Preparing Compliance Functions for 2019

February 21st, 2019

Corporate compliance officers experienced a tumultuous 2018 — everything from new data privacy regulations, to the #MeToo movement, to continued brisk enforcement of anti-bribery statutes. All that also happened amid a strong economy, meaning lots of mergers or business expansions and intense struggle to find enough staff to keep pace with workload.

So what can we predict about compliance trends in 2019? Even just a few months into the year, compliance professionals can already see some issues that will command a higher profile in the months to come.

Privacy enforcement and regulation. The big privacy story of 2018 came from Europe, as the General Data Protection Regulation (GDPR) went into effect. This year compliance officers may see new privacy regulation in the United States; and will see how the GDPR is enforced.

For example, French privacy authorities just imposed a €50 million fine against Google for GDPR violations. Google says it will appeal, but the infractions in question are telling: regulators say Google lacked valid consent from users to serve them personalized ads. In other words, French regulators imposed their fine over poor policies and procedures — not any breach of personal customer data. If more privacy regulators pursue similar complaints against other firms, that will escalate the importance of companies tending to their internal data collection practices, including how they vet third parties that might handle their data.

In the United States, stronger consumer privacy protections are one of the few subjects that lawmakers in Congress agree upon. Even if no specific legislation emerges this year, Washington will hold hearings into how “Big Tech” handles consumer data, which will offer clues to future regulation. Meanwhile, California’s new privacy law approaches (going into effect in 2020), so companies will need to ensure their compliance programs are in position for that deadline.

Workplace bullying responses. The #MeToo movement burst into public discourse at the end of 2017, with explosive harassment allegations against Hollywood mogul Harvey Weinstein. Corporate America then spent 2018 addressing a blizzard of allegations against superstar employees or senior executives. Entertainment, media, professional sports, politics, retail, technology — no industry was spared.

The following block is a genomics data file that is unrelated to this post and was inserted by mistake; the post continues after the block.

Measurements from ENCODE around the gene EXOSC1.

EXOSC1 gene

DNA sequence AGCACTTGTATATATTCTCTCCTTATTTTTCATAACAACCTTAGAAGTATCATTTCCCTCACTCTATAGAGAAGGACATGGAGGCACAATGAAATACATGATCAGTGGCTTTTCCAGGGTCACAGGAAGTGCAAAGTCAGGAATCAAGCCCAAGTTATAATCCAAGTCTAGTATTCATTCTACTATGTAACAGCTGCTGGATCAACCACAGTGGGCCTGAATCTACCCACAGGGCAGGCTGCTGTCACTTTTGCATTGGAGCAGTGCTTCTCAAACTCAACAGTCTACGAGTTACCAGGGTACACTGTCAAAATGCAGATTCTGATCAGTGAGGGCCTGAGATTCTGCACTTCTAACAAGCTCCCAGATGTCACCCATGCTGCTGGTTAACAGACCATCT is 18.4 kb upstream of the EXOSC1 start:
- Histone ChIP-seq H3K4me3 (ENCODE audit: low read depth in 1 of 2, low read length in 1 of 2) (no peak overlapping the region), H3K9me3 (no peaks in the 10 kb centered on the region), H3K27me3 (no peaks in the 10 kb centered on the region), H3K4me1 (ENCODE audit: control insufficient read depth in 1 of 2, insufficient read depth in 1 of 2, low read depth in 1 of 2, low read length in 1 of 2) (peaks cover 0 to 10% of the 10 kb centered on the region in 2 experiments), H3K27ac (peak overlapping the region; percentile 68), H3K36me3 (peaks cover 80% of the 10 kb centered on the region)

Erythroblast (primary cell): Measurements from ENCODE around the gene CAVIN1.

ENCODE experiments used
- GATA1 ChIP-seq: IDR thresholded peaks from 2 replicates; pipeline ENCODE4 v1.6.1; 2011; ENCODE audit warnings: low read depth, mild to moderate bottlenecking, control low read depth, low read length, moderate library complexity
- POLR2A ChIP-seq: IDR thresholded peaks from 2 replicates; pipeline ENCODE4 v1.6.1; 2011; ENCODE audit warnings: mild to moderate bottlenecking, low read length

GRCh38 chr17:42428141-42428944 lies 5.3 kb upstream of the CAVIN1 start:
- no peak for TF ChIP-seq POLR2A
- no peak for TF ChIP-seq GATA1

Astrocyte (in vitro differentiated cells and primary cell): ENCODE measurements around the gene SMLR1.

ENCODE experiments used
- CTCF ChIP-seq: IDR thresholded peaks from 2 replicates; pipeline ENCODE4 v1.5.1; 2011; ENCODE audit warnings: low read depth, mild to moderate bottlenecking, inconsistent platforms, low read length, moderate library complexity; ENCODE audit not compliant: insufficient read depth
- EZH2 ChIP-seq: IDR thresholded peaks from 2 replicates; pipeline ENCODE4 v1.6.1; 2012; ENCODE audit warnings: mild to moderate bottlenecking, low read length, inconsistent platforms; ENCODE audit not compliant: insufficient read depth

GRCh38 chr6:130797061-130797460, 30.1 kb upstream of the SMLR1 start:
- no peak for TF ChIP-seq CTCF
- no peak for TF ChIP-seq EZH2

The challenge for compliance officers in 2019 will be to strengthen policies and procedures to reduce the risk of executive misconduct, and to standardize how allegations are addressed when they do arise.

That will mean more attention to training. Senior executives may need education on acceptable conduct and possible disciplinary action; lower-level employees may need training on how to respond to unwelcome advances (including employees who see others suffering those advances). Companies may need to clarify their policies on employee fraternization, anti-retaliation, and consistent discipline.

AML innovations. In December banking regulators made an unusual joint proclamation, encouraging financial firms to experiment with innovation in AML compliance programs. The regulators cited advanced analytics and artificial intelligence as two examples. They promised firms would not be penalized if their pilot programs fail, and might not even face sanctions if any new technologies reveal compliance flaws in their older programs.

Now financial firms can test what all that potential innovation might do for them. The need is there: the vast number of suspicious activity reports most firms generate are false positives that don’t warrant investigation or reporting, while the vast majority of truly suspicious activity goes undetected.

Compliance officers will need to start experimenting with AI, analytics, and data visualization to invert that dynamic. AI, for example, can filter out most of the false positives, while surfacing the truly risky transactions — so human compliance analysts have fewer reports to study, but each report is more likely to be worth their time.

Integration projects. AML compliance is not the only field where compliance officers will need to embrace technology. Mergers and acquisitions continued in 2018 at the brisk pace we’ve seen for most of the 2010s. According to FactSet, the number of large deals (those valued at $1 billion or more) rose from 326 to 373 in the United States alone, a jump of 14.4 percent. There are more deals, at larger dollar volume, with higher premiums paid.

That means compliance officers have plenty of integration projects to do in 2019, as their organizations try to digest all that M&A activity. Different policies or training materials might need to be standardized across new business units. Monitoring the effectiveness of the compliance program may require data integration projects, if different business units define risks or activities in different ways. (How many times have business units and compliance officers squabbled over what a “high-risk” third party is, after all?)

Of course many other issues could be include on this list, and by December some will be on that list that nobody is expecting today. Nevertheless — privacy, training to quell workplace bullying, smarter use of technology, and better compliance program management will be major issues for compliance officers in 2019. Compliance officers should prepare accordingly.